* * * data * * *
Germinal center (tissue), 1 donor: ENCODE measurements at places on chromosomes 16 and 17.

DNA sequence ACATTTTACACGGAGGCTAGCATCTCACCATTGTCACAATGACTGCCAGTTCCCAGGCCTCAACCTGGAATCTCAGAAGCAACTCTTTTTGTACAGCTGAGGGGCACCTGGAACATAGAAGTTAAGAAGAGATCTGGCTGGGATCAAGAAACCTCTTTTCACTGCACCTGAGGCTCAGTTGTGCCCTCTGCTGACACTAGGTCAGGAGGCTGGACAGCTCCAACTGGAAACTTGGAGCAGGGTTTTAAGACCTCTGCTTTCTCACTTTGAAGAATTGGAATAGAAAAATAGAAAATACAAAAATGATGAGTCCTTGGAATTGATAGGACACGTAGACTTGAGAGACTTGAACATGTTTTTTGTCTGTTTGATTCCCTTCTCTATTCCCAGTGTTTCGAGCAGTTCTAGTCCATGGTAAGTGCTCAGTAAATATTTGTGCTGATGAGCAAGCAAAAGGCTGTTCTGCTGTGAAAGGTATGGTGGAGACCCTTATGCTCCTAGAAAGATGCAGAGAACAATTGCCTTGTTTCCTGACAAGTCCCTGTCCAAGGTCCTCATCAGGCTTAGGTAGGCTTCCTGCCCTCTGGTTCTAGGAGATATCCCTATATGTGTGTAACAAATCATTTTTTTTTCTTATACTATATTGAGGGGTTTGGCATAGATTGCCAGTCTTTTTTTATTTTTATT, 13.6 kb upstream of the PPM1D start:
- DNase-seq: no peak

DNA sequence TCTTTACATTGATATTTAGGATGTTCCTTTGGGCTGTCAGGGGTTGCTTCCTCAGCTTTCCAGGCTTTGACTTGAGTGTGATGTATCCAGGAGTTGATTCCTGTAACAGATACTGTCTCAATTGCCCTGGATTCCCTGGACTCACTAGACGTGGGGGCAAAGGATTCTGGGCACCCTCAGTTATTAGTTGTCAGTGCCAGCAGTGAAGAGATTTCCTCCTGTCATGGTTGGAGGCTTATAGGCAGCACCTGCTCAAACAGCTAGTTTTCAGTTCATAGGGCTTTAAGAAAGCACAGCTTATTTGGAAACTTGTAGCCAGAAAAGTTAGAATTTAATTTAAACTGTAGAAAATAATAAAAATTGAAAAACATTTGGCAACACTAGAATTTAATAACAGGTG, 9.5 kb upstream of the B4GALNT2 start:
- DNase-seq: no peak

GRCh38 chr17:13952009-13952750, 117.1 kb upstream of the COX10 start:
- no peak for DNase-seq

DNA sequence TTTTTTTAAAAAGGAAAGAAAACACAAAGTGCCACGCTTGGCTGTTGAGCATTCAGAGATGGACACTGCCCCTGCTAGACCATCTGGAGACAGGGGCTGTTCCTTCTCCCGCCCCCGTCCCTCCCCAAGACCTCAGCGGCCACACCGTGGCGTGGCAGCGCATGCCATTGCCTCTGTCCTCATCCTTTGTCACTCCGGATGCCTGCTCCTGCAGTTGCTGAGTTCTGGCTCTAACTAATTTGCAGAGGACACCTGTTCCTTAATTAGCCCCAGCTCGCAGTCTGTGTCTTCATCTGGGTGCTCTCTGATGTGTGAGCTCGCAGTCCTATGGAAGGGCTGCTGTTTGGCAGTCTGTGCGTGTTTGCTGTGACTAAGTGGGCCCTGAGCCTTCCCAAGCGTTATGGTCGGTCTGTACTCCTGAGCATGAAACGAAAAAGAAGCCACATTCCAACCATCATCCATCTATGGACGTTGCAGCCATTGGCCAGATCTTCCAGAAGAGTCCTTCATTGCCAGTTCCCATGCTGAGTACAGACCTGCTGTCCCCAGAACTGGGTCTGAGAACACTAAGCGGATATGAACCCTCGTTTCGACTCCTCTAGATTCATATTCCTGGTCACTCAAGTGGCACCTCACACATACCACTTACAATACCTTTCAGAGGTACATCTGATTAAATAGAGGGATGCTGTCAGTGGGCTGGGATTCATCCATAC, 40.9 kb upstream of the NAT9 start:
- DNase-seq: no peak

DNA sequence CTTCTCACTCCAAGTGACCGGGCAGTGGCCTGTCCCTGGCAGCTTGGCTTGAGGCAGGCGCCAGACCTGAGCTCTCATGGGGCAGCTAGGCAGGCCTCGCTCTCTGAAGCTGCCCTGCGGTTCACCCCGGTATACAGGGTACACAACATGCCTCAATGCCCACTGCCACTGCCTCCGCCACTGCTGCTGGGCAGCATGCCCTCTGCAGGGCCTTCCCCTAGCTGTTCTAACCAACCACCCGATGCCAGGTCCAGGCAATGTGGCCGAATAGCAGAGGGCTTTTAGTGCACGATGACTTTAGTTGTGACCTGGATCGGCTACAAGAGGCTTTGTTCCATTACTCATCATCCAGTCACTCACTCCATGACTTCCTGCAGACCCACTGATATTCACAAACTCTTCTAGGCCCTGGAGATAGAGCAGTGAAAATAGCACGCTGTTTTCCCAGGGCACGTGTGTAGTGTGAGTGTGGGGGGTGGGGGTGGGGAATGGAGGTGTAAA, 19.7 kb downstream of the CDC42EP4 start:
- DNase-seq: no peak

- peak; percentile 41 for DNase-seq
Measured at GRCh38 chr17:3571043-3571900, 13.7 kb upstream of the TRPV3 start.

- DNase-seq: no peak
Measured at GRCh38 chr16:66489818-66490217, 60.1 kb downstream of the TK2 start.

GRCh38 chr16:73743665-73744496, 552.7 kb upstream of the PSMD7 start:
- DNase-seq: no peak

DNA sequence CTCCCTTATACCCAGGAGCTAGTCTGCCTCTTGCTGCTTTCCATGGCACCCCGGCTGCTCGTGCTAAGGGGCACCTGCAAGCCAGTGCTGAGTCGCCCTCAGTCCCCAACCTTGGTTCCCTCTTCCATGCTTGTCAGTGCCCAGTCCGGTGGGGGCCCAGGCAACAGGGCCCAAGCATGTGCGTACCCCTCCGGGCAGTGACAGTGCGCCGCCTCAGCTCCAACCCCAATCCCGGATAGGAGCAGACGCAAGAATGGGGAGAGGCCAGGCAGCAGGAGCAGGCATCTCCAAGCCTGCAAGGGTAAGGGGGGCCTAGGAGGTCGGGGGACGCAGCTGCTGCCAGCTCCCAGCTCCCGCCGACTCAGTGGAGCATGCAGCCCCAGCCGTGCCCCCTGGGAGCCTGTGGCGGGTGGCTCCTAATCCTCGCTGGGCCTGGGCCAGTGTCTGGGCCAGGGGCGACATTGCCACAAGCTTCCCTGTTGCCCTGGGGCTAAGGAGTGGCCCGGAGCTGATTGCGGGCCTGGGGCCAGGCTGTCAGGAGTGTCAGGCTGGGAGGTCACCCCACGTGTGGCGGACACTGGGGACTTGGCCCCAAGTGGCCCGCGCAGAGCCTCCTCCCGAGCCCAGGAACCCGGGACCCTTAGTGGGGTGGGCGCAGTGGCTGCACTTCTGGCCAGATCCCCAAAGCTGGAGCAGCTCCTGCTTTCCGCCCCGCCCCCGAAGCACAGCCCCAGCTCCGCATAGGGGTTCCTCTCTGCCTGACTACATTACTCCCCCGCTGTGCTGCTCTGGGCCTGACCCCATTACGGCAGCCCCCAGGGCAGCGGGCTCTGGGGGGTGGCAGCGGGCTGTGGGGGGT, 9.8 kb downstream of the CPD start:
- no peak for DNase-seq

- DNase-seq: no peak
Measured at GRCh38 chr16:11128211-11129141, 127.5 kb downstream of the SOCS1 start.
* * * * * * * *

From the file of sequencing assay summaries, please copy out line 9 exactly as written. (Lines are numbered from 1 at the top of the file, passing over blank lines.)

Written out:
- DNase-seq: no peak